The effects of post-processing steps such as sterilization or the influence of the application envi- ronment can also be documented by monitoring the change in the OIT as a function of exposure to these conditions. For example, it has been observed that PP exposed to gamma or E-beam sterilization processes may exhibit dramatically reduced OIT values, potentially resulting in a significant loss in toughness. Long-term heat-aging tests designed to accelerate the failure of a product will also have the effect of progressively reducing the OIT of the material.
As has been noted, the test standards tend to employ temperatures that melt the sample. This alters the reaction rate associated with oxidation, causing it to occur much more rapidly than it would when the material is used in the solid state. In addition, melting the sample creates a much greater surface area that is available for interaction with oxygen than would be available in the solid state. This means that the tests are more suited to evaluating process stability than application stability. And even attempting to equate directly what we see in the instrument to what we would observe during processing is not a correlation that can be made readily. While we can send pure oxygen through the DSC, the atmosphere that the part is subjected to is only 21% oxygen.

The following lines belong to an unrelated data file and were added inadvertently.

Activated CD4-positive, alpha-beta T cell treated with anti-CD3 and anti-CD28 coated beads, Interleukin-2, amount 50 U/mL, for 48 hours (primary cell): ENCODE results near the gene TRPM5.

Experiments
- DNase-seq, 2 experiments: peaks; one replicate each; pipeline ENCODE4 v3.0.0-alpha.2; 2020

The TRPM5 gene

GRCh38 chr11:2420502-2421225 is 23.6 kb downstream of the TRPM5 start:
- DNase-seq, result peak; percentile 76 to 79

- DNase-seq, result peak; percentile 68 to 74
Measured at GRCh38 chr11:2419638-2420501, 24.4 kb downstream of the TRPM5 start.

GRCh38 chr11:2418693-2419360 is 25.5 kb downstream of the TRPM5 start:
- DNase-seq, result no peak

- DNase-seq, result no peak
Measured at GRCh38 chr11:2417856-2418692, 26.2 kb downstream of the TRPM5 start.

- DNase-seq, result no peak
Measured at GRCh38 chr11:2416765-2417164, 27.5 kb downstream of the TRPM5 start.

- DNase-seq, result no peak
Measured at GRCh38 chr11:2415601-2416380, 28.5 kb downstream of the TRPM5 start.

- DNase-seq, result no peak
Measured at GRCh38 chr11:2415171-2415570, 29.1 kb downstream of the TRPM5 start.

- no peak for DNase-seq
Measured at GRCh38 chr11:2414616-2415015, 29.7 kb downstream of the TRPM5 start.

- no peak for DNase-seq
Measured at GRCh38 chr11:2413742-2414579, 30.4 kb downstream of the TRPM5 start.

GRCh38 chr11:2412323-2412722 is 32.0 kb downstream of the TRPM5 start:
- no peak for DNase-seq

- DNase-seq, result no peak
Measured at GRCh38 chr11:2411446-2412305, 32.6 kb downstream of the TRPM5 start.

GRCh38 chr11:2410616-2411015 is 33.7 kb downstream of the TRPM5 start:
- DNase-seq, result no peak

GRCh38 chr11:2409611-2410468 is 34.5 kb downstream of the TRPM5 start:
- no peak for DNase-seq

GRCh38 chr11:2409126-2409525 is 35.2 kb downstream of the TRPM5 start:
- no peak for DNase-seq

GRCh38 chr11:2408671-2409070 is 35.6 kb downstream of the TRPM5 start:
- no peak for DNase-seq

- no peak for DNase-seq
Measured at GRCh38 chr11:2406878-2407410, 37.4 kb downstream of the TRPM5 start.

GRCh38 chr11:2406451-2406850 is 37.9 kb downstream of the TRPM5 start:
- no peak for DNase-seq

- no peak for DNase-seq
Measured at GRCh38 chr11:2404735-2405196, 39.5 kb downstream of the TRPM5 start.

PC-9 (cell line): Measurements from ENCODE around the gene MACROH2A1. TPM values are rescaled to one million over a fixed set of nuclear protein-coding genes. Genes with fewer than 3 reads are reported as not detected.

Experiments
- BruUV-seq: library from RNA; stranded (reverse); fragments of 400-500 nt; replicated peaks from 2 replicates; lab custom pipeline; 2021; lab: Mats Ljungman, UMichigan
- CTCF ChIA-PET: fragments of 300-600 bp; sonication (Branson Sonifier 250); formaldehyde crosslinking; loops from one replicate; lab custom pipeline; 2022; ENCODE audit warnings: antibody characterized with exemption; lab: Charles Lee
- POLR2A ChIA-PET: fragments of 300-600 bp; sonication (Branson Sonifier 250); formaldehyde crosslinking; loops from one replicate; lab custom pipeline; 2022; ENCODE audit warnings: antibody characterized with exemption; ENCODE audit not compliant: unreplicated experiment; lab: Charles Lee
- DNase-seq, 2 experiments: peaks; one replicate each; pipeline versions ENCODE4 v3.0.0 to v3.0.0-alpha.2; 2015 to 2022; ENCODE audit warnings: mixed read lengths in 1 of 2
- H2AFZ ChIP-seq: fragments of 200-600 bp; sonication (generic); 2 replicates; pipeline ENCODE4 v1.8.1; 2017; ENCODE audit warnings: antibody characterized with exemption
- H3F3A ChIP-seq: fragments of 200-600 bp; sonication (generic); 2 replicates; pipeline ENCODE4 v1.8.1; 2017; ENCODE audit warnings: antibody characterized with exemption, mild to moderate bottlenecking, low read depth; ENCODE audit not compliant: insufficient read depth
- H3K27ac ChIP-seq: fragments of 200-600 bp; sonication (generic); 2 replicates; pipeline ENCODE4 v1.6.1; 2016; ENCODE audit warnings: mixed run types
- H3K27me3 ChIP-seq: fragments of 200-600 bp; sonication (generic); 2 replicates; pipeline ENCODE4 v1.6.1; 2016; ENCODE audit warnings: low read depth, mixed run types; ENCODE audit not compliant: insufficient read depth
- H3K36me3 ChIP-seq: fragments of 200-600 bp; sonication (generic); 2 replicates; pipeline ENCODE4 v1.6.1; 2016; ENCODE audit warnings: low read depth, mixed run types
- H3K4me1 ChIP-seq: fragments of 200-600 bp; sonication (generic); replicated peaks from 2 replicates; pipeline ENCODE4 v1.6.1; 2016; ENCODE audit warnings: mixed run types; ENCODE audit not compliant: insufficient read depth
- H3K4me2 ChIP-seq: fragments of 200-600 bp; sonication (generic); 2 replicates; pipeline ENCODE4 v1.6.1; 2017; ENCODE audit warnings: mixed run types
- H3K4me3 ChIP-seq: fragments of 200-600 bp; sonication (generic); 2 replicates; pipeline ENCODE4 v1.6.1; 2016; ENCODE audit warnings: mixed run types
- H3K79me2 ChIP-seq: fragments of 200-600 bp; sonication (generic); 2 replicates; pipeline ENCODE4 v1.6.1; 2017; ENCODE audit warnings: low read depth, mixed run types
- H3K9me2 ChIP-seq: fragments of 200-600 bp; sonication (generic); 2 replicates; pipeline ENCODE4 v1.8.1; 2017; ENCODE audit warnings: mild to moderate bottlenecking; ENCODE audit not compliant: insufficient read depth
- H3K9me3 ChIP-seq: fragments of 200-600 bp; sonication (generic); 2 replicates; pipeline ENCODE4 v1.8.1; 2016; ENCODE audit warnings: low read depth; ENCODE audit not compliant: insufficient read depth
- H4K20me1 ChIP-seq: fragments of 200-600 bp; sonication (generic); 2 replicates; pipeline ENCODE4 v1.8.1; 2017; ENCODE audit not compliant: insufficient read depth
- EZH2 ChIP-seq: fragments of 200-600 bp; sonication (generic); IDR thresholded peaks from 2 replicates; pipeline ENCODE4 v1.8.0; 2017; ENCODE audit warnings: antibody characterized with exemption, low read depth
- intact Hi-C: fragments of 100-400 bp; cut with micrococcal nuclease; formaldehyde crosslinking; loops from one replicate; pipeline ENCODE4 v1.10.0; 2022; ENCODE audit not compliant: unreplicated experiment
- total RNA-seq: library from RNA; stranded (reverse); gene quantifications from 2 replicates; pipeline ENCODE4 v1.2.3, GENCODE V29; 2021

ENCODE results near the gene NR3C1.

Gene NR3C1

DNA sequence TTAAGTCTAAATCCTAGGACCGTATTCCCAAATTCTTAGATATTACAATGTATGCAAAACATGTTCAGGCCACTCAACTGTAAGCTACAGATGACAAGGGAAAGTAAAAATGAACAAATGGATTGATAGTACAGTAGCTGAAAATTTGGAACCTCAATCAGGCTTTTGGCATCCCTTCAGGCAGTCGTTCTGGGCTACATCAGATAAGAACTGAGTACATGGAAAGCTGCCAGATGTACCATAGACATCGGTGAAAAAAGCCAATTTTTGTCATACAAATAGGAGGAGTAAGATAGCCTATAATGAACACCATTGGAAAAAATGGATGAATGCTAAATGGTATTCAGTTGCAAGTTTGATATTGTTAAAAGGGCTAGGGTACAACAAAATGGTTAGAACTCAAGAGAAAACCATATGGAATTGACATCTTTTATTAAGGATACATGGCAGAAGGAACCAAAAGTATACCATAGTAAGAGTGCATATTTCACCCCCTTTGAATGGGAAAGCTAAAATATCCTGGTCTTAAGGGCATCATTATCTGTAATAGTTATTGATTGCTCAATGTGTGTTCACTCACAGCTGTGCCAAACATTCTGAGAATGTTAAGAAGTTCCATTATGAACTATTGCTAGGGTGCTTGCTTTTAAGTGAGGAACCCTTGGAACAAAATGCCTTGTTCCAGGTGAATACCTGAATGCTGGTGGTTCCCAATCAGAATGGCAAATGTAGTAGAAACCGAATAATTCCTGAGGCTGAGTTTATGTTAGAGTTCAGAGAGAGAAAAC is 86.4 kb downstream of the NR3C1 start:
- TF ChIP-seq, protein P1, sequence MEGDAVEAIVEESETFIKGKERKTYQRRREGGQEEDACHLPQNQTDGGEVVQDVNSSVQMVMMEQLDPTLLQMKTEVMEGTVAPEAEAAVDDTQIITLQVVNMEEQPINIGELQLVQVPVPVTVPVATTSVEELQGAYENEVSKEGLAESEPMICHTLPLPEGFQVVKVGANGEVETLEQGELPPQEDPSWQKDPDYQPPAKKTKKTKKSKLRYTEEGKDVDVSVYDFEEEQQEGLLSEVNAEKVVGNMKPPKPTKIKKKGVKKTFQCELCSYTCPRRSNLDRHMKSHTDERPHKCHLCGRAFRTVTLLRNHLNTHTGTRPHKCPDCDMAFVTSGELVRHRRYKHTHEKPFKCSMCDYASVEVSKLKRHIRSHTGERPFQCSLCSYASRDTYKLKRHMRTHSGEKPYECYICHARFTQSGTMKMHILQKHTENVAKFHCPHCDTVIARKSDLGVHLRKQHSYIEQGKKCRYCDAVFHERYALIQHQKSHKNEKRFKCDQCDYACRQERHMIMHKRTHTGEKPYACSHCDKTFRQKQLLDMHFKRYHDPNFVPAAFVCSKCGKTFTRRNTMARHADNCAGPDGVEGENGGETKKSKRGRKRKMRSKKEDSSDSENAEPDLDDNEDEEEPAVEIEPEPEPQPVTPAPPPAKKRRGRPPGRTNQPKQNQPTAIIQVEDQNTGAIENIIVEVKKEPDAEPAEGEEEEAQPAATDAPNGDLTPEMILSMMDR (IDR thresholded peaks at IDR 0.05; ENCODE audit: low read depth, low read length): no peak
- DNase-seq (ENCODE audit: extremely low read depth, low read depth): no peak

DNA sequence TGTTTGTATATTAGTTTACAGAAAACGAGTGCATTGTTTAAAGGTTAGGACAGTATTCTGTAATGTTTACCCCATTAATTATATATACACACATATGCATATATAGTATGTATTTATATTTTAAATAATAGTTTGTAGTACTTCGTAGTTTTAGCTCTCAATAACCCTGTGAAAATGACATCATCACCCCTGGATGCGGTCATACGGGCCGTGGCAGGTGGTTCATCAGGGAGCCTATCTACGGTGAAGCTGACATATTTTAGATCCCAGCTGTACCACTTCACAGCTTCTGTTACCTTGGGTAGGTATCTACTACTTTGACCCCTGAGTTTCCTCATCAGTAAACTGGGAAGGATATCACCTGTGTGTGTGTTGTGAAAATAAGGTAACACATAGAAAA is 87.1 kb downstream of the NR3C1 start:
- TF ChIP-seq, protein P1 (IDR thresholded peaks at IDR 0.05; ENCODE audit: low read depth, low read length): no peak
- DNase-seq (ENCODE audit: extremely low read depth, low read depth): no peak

Balancing this is the fact that in the real world of melt processing, shear is always present to some degree. The mechanical work imparted to the material by the processing equipment adds heat that cannot be replicated in the lab instrument. Yet despite these limitations in simulating a particular environment, the relative differences that are measured with this technique do a reasonably good job of capturing the comparative behavior of materials that utilize similar antioxidant chemistries. Therefore, the approximate threefold advantage that the raw material in Fig. 2 has over the material in Fig. 1 will tend to translate across a wide range of exposure conditions both in the melt and in the solid state.
Next month we will delve into the details of improving the utility of this test by using variations on the standard test methods in order to better understand the oxidation mechanism.
ABOUT THE AUTHOR
Mike Sepe is an independent, global materials and processing consultant whose company, Michael P. Sepe, LLC, is based in Sedona, Ariz. He has more than 35 years of experience in the plastics industry and assists clients with material selection, designing for manufacturability, process optimization, troubleshooting, and failure analysis. Contact: (928) 203-0408 email@example.com.